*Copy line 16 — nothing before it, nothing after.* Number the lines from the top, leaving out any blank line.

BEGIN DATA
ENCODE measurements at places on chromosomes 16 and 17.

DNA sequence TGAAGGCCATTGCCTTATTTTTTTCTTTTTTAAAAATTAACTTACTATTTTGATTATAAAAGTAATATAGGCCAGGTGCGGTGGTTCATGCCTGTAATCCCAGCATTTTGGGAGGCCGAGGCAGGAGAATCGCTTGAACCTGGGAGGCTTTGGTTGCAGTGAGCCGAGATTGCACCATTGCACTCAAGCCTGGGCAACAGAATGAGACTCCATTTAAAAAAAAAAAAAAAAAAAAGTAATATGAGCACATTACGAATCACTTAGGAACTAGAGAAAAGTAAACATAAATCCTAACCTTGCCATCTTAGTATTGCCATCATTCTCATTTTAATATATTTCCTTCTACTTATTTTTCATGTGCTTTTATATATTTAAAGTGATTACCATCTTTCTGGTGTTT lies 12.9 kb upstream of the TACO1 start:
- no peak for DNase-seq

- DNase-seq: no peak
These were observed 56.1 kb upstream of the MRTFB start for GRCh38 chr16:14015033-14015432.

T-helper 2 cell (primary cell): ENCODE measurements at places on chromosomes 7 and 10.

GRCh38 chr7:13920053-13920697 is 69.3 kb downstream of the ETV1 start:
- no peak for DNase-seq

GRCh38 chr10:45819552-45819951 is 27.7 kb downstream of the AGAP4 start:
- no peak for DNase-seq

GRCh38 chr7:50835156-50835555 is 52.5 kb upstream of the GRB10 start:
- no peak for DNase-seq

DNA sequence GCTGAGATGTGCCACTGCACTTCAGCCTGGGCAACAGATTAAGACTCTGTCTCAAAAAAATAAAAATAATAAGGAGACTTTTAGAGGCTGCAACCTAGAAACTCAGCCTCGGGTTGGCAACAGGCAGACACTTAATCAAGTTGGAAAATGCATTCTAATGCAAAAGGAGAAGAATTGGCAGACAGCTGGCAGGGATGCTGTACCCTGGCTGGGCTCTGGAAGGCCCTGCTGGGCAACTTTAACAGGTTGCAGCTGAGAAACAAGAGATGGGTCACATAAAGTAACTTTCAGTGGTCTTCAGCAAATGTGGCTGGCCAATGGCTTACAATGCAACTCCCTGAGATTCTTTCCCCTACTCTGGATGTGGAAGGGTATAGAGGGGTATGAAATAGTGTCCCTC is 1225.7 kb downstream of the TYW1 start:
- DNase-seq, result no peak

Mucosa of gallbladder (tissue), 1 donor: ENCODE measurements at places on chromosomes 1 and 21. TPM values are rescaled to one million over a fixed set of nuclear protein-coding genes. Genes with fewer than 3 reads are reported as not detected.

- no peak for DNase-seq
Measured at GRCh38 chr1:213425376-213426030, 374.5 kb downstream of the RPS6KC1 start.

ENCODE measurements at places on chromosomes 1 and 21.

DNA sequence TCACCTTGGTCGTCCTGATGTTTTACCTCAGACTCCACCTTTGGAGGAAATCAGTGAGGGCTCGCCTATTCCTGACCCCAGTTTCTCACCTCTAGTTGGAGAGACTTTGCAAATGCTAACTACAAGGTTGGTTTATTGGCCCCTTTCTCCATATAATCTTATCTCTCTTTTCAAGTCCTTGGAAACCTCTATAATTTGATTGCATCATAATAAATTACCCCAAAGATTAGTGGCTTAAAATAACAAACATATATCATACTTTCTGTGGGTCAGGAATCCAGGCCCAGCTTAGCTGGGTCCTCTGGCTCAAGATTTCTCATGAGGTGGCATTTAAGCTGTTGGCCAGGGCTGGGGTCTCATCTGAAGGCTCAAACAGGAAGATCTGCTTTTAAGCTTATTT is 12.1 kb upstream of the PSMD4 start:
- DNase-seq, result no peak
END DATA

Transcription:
- no peak for DNase-seq